WOODLAWN, Ohio — Zachary Green wants his young company to reach its full potential, even if that means letting it go.
“I’m not looking to exit from a financial standpoint,” he said. “I’m looking at it so we can reach more people.”
Green is the founder of MN8 LumAware, which makes glow-in-the-dark fire safety products allowing firefighters to see exit signs — and each other — when the power goes out in smoky, burning buildings. Founded in 2010, the company has grown to 15 employees and several million in annual sales.
The U.S. Department of Commerce is honoring MN8 LumAware today with the President’s “E” Award for Export Services, which recognizes United States companies that grow exports for five consecutive years.
MN8 LumAware now ships its products to 25 different countries, including China, the Ukraine, Jordan and Israel.
But Green thinks he can do more. He’s hired a new CEO and is exploring a sale of the company to help him expand.
“The focus for me is trying to touch as many people and make as many products safe as possible with this,” he said. “If we can work with a larger company and they’ve got some institutional experience that we don’t have, then absolutely.”
The new CEO is John Browner, a Kelley School of Business alum who sold his gas-distribution company, Sycamore Gas, in December. Browner is an investor in MN8 LumAware and served on its board for more than a year before Green started talking to him about running the company.
“There’s a huge market opportunity for what Zach’s doing,” Browner said. “He’s got a value proposition for the marketplace that reduces energy. It reduces landfill waste, provides value to the customer and it provides, we think, a better safety solution.”
Green said he began exploring a potential sale about six months ago. He’s willing to partner with a larger organization or be acquired by it, but he’d prefer to stay involved with the company as it reaches for faster growth.
“This is my baby,” he said. “Nobody knows more about this technology and how to sell it than me.”
Green is a former U.S. Marine who first saw the need for his products while working as a volunteer firefighter. He left his marketing job with Eli Lilly and Co. to develop photoluminescent applications for exit signs, ax handles and safety gear worn by firefighters. His first big break came from the Kroger Co., which contracted with Green in 2013 to supply exit signs for all of its stores.
“It was a significant revenue infusion for us,” Green said. “More importantly, it was credibility. A company like Kroger, the second-largest retailer in the country, had us in their design spec with no substitutions allowed.”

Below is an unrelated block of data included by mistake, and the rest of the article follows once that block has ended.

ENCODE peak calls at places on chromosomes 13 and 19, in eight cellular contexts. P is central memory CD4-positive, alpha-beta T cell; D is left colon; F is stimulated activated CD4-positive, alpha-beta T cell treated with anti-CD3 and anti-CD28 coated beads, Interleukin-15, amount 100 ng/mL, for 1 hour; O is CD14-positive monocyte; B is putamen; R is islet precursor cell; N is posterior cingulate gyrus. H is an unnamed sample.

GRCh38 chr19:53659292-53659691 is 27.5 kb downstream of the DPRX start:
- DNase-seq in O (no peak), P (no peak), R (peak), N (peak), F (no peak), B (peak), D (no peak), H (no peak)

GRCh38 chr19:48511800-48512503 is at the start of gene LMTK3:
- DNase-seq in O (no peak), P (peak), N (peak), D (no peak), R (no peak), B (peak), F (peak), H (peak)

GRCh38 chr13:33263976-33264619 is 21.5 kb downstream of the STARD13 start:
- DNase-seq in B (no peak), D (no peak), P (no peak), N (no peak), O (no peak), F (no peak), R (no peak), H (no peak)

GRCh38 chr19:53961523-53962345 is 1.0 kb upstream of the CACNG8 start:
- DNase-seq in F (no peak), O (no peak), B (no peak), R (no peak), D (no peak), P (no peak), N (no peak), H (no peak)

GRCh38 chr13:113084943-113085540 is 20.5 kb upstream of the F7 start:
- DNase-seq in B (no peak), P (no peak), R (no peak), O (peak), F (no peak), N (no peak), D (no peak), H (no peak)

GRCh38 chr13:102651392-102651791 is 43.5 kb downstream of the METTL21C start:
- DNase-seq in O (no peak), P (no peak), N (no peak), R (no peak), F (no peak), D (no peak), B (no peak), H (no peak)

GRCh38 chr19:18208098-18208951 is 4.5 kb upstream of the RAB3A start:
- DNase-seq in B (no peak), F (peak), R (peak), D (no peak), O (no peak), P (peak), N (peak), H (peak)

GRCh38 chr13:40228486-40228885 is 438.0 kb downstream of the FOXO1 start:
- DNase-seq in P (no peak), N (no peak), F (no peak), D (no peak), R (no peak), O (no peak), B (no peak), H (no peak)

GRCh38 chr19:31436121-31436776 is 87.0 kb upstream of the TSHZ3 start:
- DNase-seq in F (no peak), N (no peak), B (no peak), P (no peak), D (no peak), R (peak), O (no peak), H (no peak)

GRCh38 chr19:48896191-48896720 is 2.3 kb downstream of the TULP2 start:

Home Depot was another big catalyst. The Atlanta-based home-improvement retailer signed a national distribution agreement two years ago that sparked triple-digit growth for MN8 LumAware.
“They have almost 4,400 people all over the country that are helping to stock and sell our products so they’re available everywhere from HomeDepot.com down the individual business-to-business team,” Green said.
MN8 LumAware isn’t the only company that sells glow-in-the-dark exit signs, but it has set itself apart with patented innovations and ancillary services, said Brent Rippe, a partner in RKCA Investment Banking.
“Zach brought different solutions to the market,” Rippe said. He even became “a one-stop shop for getting rid of tritium signs.”
Tritium is a radioactive gas that has been widely used in exit signs but requires a licensed waste-handling company to remove. Green partnered with recycling companies to package sign-removal services with the sale of his own signs. He also developed a patented see-through sign that blends into building interiors, a popular feature with architects and designers.
“He’s put in yeoman’s work in creating opportunity for the organization,” Rippe said.
Green said he is the largest owner in a group that includes 50 to 60 investors, more than half of whom were brought to the table by RKCA. The Mount Adams-based advisory firm holds ownership stakes in nine companies with a combined $100 million in revenue and 350 employees, Rippe said.
“We have an aggregate group of about 25 to 30 people” who invested about $4 million in the company, Rippe said. “We act similarly to a private-equity fund.”
He said the group is patient with its investments. Last year it sold a company after owning it for 17 years, so Rippe is in no rush for an exit strategy and expects it could take a year or more before a deal happens.
“We’ve probably got a step or two to stabilize the opportunities that Zach and the team have pulled together,” he said. “Once we reach that point, it makes a lot more sense to pursue a transaction.”